Fabrice Leal

cat /dev/random > /dev/null

Compile C++ code with C++11 threads

Consider the following code, which uses the C++11 (used to be known as C++0x) thread library:

#include <iostream>
#include <thread>

using namespace std;

void hello_world()
  cout << "Hello from thread!\n";

int main()
  thread t(hello_world);
  return 0;

How can we get this to work? If we compile it with:

g++ bare.cpp -o bare

We’ll get something like:

/usr/include/c++/4.5/bits/c++0x_warning.h:31:2: error: #error This file requires compiler and library support for the upcoming ISO C++ standard, C++0x. This support is currently experimental, and must be enabled with the -std=c++0x or -std=gnu++0x compiler options.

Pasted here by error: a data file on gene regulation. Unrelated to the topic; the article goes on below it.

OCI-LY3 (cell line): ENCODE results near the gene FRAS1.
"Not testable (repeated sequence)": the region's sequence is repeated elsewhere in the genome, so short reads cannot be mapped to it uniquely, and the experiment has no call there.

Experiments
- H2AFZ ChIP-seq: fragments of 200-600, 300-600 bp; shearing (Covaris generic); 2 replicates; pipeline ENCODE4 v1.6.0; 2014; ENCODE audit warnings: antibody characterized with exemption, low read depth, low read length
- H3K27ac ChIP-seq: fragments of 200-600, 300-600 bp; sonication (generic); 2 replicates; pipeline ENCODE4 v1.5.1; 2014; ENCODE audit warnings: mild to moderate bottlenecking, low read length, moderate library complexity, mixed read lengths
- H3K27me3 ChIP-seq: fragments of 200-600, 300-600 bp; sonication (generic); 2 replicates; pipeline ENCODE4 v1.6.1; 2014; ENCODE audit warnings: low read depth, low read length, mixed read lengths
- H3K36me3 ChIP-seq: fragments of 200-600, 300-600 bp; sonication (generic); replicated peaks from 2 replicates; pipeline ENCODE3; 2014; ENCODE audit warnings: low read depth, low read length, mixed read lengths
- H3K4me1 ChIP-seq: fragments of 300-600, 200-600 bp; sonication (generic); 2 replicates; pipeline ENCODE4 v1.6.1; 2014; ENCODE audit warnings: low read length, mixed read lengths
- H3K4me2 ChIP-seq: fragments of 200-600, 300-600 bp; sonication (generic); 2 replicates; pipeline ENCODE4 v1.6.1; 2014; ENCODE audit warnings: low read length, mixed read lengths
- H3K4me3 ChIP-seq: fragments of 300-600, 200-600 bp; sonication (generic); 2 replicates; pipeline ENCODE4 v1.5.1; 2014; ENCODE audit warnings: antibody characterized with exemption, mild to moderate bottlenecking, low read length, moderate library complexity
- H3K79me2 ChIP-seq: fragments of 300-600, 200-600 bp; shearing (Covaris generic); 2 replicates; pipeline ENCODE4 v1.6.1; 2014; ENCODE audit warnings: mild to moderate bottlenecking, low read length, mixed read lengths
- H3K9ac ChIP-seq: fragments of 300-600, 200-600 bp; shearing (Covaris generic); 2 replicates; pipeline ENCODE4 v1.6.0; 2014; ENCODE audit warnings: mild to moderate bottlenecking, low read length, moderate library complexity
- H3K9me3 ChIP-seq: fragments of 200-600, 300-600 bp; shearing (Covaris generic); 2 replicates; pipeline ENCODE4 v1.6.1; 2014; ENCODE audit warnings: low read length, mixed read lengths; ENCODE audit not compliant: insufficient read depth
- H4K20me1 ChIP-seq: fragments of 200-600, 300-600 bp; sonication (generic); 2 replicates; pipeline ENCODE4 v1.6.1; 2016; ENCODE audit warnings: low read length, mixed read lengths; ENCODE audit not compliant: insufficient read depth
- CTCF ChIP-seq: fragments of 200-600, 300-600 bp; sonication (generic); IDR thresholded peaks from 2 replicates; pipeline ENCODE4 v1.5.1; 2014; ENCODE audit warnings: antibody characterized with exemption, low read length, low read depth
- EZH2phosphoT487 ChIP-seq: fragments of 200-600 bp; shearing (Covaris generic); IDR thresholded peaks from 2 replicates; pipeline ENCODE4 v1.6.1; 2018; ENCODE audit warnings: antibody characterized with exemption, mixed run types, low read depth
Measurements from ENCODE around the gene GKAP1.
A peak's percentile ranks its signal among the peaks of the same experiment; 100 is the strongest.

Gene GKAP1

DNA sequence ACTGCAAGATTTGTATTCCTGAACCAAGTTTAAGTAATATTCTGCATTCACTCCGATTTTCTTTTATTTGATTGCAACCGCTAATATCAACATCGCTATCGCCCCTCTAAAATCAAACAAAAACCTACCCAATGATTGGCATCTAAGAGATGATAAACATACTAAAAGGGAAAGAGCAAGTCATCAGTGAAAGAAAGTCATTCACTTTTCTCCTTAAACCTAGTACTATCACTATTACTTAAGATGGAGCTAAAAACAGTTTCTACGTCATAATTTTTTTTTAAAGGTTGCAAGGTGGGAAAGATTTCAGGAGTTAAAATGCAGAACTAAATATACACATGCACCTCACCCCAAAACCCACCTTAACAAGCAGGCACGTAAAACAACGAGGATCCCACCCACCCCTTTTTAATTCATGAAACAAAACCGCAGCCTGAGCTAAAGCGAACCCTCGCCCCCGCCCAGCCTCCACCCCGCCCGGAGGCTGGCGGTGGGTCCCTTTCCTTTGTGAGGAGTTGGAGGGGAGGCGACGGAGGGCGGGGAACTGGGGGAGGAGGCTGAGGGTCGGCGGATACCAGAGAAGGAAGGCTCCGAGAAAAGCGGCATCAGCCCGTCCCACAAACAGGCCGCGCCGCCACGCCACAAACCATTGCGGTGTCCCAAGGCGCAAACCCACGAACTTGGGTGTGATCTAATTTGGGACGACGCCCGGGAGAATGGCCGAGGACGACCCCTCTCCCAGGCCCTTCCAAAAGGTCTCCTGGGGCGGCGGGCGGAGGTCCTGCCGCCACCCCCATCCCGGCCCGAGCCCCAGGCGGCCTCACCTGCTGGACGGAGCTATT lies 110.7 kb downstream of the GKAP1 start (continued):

… and maybe something about the thread type used in the code:

error: ‘thread’ was not declared in this scope

So we add the std=c++0x

g++ bare.cpp -std=c++0x -o bare

No errors during compilation, but when we try to execute bare

$ ./bare
terminate called after throwing an instance of 'std::system_error'

… oops. We have to link this against the operating system’s implementation of threads. In linux, this is the libpthread library. The winning command is:

g++ bare.cpp -std=c++0x -lpthread -o bare

and then:

$ ./bare
Hello from thread!